Thursday, February 15, 2007

Spin city #1: Burden calls AY “a gaping hole in the heart of Brooklyn”

City Planning Commission Chairperson Amanda Burden, speaking yesterday before a development-friendly audience at a Crain’s New York Business breakfast, declared that “Atlantic Yards was a gaping hole in the heart of Brooklyn,” a statement either deceptive or na├»ve.

The "hole" is a working railyard, the 8.5-acre Vanderbilt Yard, while Atlantic Yards is the name of a 22-acre project. In casual discussion and press accounts, the two are often conflated, but a public official like Burden should know better, right?

I caught up with Burden (right) after her presentation and said, “You’re calling the project, the whole thing, a gaping hole.”

“The yards are a gaping hole,” she responded, unwilling to acknowledge that she had bought into the developer’s branding.

Burden talks about being sensitive to community input and indeed emphasized the importance of “smart growth,” but she remained a good soldier for the agenda of Mayor Mike Bloomberg.

She claimed there was “deep and wide support” for Atlantic Yards, basically dismissing the opposition. She insisted the city preferred that projects go through its land use review process, not acknowledging that in cases other than Atlantic Yards, the city has pushed to have a role whether there is a mix of state and city land. She also said the city shouldn’t participate in Community Benefits Agreements (CBA), not acknowledging that her boss signed the Atlantic Yards CBA with fanfare as a witness.

Time for a boom

“New York has entered a time of optimism, growth, and revival that hasn’t been seen for half a century,” Burden said in her address at the Sheraton Hotel on Seventh Avenue. “We are now entering a construction boom in all five boroughs that, when completed decades from now, will stand as one of the greatest in New York City history.”

Among those things shaping the land use agenda: population growth, a need for office space, and a need for affordable housing, including the creation of new units and new inclusionary zoning.

The city’s desire for “a more sustainable form of urban development” includes “transit-oriented development,” the recycling of former industrial land for new uses, and the adaptive reuse of obsolete industrial and institutional buildings. While industrial land would go to new use in Atlantic Yards, the obsolete buildings would be demolished rather than adaptively reused. As for whether AY would be transit-oriented development, there’s a debate.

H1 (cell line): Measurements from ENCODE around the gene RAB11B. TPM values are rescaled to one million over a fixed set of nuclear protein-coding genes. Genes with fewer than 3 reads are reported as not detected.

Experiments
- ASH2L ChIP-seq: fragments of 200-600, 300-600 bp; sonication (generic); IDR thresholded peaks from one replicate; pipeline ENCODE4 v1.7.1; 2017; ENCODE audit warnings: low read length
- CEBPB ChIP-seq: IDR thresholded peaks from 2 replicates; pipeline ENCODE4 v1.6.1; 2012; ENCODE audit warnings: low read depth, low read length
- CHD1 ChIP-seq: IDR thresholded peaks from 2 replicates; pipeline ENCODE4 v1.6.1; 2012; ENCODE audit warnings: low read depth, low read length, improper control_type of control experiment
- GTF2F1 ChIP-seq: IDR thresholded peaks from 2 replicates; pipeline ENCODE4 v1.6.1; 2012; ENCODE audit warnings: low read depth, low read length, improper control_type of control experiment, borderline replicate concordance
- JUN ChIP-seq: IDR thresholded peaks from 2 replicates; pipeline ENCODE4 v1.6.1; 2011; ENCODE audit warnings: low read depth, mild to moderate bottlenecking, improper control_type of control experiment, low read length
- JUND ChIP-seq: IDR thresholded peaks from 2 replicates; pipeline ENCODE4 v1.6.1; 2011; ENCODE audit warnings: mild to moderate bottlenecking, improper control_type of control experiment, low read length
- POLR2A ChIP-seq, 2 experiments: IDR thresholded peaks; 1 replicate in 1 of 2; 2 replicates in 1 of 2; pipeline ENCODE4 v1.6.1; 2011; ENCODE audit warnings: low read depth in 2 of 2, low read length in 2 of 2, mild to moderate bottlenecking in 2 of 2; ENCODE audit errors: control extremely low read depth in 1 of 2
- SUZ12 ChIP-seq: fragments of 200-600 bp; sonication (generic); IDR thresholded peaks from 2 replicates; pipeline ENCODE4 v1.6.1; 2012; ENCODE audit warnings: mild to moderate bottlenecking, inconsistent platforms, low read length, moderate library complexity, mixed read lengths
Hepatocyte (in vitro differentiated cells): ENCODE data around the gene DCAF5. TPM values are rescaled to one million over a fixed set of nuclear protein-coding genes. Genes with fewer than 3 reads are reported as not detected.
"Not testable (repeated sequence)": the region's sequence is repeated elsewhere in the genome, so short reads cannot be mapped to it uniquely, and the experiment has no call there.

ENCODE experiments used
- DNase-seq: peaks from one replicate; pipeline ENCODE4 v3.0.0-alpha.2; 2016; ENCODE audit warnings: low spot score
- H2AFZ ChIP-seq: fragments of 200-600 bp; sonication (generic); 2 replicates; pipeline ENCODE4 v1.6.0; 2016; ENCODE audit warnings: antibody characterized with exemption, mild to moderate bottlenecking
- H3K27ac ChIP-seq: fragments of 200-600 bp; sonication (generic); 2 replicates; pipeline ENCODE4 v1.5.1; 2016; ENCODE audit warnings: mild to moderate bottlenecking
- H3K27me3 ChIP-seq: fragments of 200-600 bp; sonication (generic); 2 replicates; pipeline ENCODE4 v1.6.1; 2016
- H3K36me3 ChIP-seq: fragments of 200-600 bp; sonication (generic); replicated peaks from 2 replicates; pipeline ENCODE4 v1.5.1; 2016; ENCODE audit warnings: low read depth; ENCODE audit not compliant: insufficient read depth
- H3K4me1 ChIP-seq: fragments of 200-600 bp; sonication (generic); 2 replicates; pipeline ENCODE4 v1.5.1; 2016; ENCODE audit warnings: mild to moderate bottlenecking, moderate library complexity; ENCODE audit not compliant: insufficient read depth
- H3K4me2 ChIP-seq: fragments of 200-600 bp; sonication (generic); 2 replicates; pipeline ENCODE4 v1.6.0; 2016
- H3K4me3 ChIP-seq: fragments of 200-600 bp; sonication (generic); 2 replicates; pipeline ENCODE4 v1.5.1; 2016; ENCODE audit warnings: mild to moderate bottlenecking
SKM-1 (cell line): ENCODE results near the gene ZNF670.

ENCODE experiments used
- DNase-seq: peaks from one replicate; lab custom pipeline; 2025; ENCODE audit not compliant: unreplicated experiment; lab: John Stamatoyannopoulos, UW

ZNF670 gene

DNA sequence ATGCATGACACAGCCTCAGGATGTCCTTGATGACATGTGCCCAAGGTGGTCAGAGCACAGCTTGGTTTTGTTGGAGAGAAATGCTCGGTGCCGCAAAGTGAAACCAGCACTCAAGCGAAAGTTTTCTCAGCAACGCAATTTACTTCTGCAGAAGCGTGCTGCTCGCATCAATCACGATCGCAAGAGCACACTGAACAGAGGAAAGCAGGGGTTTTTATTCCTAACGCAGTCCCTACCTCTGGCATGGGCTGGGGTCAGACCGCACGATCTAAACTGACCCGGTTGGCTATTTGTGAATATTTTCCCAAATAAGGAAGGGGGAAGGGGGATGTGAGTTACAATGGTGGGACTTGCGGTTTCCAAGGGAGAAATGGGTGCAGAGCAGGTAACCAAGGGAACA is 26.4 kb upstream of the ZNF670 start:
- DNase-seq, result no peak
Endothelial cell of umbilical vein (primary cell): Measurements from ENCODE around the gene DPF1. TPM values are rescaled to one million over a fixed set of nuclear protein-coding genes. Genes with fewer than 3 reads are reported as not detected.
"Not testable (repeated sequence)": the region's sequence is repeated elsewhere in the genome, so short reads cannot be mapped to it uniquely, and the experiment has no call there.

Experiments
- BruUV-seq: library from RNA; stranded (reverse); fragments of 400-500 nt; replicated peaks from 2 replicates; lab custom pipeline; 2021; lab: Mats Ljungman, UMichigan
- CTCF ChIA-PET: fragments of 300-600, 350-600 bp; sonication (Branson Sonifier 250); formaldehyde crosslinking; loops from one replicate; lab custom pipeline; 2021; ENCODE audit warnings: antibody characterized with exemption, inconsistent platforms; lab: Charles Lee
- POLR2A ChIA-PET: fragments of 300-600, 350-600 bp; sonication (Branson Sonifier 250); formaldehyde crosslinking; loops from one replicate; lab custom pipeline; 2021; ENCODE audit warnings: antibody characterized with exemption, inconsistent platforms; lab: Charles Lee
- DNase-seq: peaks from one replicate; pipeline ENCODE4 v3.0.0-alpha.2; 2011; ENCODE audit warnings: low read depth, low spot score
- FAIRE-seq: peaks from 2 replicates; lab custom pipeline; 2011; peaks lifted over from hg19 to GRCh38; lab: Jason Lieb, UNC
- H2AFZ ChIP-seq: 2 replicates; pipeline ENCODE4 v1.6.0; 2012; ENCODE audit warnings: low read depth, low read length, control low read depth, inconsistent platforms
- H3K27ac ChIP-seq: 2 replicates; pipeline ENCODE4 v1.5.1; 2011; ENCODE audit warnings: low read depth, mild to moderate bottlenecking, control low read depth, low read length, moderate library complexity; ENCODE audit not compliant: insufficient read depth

Downtown Brooklyn

Among the highlights over five years, she cited 67 rezonings. “We have rezoned 64 blocks of Downtown Brooklyn to facilitate 4.5 million square feet of office space and housing,” she said, seemingly eliding the distinction between the two, though the rezoning intended to create much more office space than housing and residential development has been more attractive

A design for relandscaping Flatbush Avenue is complete and a redesign of Fulton Mall is under way, she added.

“Atlantic Yards and a new arena for the Nets will provide Downtown Brooklyn with a state-of-the-art sports venue, office space, affordable housing, anchoring this neighborhood’s resurgence,” she proclaimed.

The project might extend the boundaries of Downtown Brooklyn, but nearly all of it would be located in what is now considered Prospect Heights.

Gowanus & AY

Her description of the planned Gowanus rezoning sounded a lot like what some Brooklynites sought for the Atlantic Yards site. “In the Gowanus [area], where a long-ignored industrial area abuts some of Brooklyn’s most desirable neighborhoods, we have begun a discussion with the community on a framework to guide future land-use decisions,” she said.

“Taken together, all of these extensive rezoning initiatives provide predictability for residents, property owners and the development community. They also pave the way for as of right development—as of right appropriately scaled development—enabling the private market to respond when the market is ready. The market is indeed ready.”

AY Q&A

The first question came from Crain’s editor Greg David, and it concerned Atlantic Yards: “Did the extent and vociferous nature of the opposition to the project surprise you, and have you drawn any lessons from the nature of the opposition?”

There was no actual public opposition for Burden to encounter, given that the planning commission held no public hearings. Still, she gave no quarter. “As I recall, the Atlantic Yards has deep and wide support. There was vociferous opposition, as there always is, to big projects,” she said. “We’re a big city and we need big projects. And Atlantic Yards was a gaping hole in the heart of Brooklyn, and now will provide a sports facility, retail, and entertainment and it’s on top of a transit hub.”

Note how “big projects” trumped “discussion with the community.” Also note the past tense of the question, and the answer. Given that the state plans to use eminent domain for parts of the project site that would not be “a gaping hole,” and that effort is being challenged vigorously in court, the past tense is inappropriate.